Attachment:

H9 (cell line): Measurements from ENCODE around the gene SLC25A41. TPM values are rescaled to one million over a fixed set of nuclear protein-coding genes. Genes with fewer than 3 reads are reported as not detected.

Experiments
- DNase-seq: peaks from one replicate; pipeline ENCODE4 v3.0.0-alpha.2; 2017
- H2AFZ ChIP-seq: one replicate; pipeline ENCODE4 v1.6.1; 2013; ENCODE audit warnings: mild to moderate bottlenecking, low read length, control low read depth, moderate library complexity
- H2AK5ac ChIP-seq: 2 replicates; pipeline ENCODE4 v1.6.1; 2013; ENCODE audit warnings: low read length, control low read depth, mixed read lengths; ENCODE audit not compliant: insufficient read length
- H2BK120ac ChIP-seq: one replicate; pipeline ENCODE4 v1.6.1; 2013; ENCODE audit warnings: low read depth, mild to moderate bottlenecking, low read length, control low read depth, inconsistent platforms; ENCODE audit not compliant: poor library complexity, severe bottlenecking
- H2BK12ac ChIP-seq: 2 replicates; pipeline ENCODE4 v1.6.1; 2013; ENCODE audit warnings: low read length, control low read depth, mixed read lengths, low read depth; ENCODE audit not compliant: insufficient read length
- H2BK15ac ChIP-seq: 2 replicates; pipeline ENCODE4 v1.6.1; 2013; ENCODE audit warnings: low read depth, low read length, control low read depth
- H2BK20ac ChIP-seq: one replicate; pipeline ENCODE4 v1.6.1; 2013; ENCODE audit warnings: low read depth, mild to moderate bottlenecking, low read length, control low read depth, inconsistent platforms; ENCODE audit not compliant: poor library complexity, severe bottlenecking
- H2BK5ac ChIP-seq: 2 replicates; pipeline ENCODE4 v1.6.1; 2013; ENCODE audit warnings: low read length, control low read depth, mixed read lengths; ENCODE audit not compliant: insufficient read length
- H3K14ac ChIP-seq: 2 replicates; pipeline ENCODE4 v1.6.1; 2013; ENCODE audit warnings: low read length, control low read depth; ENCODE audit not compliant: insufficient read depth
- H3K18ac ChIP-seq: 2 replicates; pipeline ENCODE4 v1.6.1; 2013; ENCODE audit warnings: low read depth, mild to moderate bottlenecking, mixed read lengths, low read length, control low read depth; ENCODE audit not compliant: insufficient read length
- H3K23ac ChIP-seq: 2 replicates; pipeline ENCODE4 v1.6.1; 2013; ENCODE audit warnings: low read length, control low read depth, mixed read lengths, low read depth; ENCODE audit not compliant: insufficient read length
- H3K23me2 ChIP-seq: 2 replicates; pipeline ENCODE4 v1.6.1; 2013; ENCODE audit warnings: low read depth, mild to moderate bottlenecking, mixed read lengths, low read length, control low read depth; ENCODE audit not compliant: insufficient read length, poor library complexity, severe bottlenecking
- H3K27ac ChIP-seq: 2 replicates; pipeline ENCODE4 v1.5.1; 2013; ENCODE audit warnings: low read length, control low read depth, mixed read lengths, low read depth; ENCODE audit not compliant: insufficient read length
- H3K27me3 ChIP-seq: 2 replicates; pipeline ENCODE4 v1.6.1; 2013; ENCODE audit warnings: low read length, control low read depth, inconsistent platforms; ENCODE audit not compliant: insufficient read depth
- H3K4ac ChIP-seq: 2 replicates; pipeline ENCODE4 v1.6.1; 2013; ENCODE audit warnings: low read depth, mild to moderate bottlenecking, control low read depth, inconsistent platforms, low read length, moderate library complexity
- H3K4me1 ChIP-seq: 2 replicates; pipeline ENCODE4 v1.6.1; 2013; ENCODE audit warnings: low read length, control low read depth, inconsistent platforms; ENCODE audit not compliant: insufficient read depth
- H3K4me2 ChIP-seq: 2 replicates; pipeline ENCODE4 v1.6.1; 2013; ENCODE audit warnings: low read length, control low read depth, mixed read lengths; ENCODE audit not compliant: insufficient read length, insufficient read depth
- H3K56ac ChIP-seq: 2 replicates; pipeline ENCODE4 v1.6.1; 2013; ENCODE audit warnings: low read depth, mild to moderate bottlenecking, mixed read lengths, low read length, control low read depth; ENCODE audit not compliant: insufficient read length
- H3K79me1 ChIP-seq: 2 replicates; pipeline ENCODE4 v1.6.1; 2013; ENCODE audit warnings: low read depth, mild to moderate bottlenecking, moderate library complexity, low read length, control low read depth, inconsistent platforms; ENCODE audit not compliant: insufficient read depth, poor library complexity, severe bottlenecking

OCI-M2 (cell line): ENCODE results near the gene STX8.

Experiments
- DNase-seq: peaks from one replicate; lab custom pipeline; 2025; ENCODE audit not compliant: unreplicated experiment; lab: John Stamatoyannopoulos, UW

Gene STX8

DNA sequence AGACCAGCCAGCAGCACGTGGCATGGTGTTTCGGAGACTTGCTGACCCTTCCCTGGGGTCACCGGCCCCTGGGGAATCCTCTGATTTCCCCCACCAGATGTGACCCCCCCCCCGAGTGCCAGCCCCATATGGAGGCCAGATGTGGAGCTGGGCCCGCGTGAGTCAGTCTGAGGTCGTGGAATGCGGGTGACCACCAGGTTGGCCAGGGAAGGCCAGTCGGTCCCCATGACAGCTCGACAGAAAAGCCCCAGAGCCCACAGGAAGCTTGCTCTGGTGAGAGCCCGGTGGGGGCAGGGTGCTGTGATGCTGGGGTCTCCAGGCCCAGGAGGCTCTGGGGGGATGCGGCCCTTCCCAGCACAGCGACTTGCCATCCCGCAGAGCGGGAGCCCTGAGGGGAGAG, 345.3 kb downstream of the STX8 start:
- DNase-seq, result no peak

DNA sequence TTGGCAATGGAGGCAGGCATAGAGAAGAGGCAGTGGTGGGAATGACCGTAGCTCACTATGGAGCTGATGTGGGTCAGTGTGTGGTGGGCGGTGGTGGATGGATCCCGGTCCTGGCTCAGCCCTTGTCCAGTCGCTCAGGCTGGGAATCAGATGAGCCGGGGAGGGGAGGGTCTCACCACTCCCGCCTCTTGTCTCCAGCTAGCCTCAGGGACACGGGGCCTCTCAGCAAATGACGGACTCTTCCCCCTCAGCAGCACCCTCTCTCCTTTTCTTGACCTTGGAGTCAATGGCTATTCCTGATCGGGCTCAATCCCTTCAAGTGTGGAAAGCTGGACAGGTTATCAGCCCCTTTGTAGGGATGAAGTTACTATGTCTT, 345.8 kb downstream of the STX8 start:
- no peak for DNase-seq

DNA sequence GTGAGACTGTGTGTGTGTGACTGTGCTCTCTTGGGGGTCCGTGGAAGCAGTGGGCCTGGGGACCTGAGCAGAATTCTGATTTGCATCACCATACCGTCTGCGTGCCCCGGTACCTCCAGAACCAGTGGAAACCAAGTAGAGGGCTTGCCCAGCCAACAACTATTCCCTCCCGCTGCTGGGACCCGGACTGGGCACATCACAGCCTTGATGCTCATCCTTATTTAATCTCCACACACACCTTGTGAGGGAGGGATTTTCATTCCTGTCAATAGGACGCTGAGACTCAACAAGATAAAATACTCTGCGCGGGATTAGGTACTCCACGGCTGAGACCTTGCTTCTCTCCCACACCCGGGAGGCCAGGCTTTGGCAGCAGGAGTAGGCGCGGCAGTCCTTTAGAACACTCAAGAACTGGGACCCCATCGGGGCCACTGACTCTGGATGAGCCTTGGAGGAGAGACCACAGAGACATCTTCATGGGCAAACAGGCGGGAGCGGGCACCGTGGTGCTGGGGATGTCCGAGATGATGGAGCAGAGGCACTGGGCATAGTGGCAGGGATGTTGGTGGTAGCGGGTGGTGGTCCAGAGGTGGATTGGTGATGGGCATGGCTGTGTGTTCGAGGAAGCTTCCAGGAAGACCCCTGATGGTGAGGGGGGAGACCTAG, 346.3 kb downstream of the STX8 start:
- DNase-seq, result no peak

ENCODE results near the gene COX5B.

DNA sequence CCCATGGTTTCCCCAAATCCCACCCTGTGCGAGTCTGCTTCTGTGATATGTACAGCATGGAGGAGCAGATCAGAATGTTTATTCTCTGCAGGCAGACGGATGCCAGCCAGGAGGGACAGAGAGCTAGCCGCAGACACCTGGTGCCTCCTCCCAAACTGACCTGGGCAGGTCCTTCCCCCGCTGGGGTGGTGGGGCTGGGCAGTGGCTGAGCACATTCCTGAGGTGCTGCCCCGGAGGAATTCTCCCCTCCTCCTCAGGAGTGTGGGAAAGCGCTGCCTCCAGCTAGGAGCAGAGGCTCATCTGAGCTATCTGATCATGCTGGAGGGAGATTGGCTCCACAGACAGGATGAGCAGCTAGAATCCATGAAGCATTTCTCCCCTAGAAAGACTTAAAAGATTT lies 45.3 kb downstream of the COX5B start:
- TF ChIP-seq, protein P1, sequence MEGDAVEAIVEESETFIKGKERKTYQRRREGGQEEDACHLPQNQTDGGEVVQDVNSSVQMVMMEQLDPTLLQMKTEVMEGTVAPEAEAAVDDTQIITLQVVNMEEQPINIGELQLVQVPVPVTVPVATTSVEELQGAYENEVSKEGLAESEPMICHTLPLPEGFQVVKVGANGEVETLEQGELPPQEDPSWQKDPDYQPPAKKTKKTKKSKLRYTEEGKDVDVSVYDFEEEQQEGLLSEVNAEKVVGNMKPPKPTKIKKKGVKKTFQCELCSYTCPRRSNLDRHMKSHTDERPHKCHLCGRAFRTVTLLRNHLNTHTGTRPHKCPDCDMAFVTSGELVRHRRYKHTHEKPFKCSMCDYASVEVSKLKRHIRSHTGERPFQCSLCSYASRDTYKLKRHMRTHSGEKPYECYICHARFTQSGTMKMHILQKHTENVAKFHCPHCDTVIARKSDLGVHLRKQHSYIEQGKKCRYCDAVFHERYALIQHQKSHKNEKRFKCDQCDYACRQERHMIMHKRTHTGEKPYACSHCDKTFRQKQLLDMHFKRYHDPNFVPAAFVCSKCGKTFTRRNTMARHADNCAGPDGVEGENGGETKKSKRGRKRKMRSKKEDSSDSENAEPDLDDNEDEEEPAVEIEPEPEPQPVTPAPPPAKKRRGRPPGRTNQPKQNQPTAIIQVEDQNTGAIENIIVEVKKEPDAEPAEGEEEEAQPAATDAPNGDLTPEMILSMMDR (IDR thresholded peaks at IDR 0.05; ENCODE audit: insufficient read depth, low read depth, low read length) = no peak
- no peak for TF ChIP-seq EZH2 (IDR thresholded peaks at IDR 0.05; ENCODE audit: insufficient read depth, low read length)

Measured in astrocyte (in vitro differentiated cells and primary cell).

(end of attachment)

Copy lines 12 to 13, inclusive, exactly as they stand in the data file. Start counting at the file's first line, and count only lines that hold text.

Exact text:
- H3K18ac ChIP-seq: 2 replicates; pipeline ENCODE4 v1.6.1; 2013; ENCODE audit warnings: low read depth, mild to moderate bottlenecking, mixed read lengths, low read length, control low read depth; ENCODE audit not compliant: insufficient read length
- H3K23ac ChIP-seq: 2 replicates; pipeline ENCODE4 v1.6.1; 2013; ENCODE audit warnings: low read length, control low read depth, mixed read lengths, low read depth; ENCODE audit not compliant: insufficient read length